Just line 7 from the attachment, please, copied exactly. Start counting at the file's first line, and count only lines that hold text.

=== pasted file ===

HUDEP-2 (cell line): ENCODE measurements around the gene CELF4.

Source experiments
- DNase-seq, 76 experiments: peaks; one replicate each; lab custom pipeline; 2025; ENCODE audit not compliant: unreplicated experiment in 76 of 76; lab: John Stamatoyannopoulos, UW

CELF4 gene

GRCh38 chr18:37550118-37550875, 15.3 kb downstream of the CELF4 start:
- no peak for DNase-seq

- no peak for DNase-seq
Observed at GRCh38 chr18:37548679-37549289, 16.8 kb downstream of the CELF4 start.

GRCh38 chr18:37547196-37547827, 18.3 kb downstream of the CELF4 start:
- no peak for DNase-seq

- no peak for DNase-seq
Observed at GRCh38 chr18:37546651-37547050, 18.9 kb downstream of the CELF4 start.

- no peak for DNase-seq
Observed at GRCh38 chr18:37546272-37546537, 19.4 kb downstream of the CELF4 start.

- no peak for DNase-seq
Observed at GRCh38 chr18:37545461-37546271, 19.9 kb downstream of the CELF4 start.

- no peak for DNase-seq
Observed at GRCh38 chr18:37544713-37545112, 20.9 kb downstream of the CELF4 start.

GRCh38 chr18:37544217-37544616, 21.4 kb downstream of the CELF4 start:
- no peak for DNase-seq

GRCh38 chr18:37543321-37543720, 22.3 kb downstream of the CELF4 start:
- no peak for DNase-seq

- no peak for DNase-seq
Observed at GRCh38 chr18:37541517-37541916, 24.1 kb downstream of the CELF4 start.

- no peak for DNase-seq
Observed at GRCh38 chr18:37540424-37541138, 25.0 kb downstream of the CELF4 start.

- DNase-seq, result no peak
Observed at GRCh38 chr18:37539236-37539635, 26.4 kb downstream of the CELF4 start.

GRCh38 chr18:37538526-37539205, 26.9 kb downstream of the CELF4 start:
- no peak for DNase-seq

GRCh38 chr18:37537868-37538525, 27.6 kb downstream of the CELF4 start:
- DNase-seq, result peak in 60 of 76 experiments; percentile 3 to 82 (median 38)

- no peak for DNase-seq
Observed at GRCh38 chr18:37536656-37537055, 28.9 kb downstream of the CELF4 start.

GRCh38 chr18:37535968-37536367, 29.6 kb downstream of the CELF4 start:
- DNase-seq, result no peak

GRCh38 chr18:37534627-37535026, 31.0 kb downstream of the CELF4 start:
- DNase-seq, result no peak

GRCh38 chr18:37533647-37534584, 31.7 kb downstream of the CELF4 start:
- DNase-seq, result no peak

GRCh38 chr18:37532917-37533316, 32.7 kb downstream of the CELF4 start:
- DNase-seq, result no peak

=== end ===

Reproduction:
- no peak for DNase-seq